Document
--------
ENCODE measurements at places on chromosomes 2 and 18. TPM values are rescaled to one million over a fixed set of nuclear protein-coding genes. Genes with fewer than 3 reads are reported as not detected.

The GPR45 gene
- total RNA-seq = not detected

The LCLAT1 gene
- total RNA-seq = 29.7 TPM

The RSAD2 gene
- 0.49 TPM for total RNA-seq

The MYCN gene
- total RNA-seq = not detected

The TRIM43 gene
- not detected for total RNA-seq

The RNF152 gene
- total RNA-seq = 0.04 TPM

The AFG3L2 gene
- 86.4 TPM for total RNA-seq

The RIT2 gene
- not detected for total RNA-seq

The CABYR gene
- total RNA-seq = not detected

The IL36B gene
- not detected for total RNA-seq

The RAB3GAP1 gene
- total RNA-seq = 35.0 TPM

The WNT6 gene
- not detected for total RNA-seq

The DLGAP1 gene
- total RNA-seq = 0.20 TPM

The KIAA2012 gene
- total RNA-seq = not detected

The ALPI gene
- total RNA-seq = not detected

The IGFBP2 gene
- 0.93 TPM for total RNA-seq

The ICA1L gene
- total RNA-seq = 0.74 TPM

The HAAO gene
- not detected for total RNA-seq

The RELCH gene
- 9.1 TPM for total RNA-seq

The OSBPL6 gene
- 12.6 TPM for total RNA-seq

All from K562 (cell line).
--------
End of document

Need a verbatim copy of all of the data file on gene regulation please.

ENCODE measurements at places on chromosomes 2 and 18. TPM values are rescaled to one million over a fixed set of nuclear protein-coding genes. Genes with fewer than 3 reads are reported as not detected.

The GPR45 gene
- total RNA-seq = not detected

The LCLAT1 gene
- total RNA-seq = 29.7 TPM

The RSAD2 gene
- 0.49 TPM for total RNA-seq

The MYCN gene
- total RNA-seq = not detected

The TRIM43 gene
- not detected for total RNA-seq

The RNF152 gene
- total RNA-seq = 0.04 TPM

The AFG3L2 gene
- 86.4 TPM for total RNA-seq

The RIT2 gene
- not detected for total RNA-seq

The CABYR gene
- total RNA-seq = not detected

The IL36B gene
- not detected for total RNA-seq

The RAB3GAP1 gene
- total RNA-seq = 35.0 TPM

The WNT6 gene
- not detected for total RNA-seq

The DLGAP1 gene
- total RNA-seq = 0.20 TPM

The KIAA2012 gene
- total RNA-seq = not detected

The ALPI gene
- total RNA-seq = not detected

The IGFBP2 gene
- 0.93 TPM for total RNA-seq

The ICA1L gene
- total RNA-seq = 0.74 TPM

The HAAO gene
- not detected for total RNA-seq

The RELCH gene
- 9.1 TPM for total RNA-seq

The OSBPL6 gene
- 12.6 TPM for total RNA-seq

All from K562 (cell line).